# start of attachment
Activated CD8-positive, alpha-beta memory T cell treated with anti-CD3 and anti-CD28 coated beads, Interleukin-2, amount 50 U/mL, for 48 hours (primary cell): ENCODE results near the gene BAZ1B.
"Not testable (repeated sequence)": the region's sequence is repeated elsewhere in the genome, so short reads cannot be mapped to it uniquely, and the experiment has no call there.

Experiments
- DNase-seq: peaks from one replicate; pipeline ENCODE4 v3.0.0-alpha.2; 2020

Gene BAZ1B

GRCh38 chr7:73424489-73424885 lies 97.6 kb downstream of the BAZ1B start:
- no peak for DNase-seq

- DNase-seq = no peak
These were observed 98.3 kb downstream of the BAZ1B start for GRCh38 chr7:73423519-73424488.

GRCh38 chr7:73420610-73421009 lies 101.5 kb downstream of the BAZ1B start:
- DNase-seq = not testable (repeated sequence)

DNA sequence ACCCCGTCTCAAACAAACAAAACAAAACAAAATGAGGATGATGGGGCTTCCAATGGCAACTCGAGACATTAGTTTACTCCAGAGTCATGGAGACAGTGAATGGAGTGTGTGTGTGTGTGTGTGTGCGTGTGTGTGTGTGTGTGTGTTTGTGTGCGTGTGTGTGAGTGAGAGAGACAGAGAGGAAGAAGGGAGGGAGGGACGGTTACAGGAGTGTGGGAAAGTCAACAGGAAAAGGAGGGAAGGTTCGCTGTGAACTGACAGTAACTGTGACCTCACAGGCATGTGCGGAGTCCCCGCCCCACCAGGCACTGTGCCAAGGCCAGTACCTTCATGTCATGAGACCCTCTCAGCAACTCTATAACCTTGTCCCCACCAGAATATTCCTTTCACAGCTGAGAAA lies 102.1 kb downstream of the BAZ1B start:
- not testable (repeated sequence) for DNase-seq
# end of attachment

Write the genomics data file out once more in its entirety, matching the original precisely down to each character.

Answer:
Activated CD8-positive, alpha-beta memory T cell treated with anti-CD3 and anti-CD28 coated beads, Interleukin-2, amount 50 U/mL, for 48 hours (primary cell): ENCODE results near the gene BAZ1B.
"Not testable (repeated sequence)": the region's sequence is repeated elsewhere in the genome, so short reads cannot be mapped to it uniquely, and the experiment has no call there.

Experiments
- DNase-seq: peaks from one replicate; pipeline ENCODE4 v3.0.0-alpha.2; 2020

Gene BAZ1B

GRCh38 chr7:73424489-73424885 lies 97.6 kb downstream of the BAZ1B start:
- no peak for DNase-seq

- DNase-seq = no peak
These were observed 98.3 kb downstream of the BAZ1B start for GRCh38 chr7:73423519-73424488.

GRCh38 chr7:73420610-73421009 lies 101.5 kb downstream of the BAZ1B start:
- DNase-seq = not testable (repeated sequence)

DNA sequence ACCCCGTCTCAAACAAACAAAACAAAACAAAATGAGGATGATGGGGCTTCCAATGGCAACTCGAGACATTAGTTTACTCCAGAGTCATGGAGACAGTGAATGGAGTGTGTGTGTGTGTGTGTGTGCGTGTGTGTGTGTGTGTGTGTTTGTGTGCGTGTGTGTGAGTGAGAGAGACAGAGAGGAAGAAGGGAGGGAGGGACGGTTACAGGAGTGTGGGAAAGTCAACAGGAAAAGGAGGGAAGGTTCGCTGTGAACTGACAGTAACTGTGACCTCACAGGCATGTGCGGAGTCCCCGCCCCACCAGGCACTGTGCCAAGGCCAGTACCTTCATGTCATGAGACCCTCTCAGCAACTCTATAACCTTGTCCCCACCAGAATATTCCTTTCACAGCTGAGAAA lies 102.1 kb downstream of the BAZ1B start:
- not testable (repeated sequence) for DNase-seq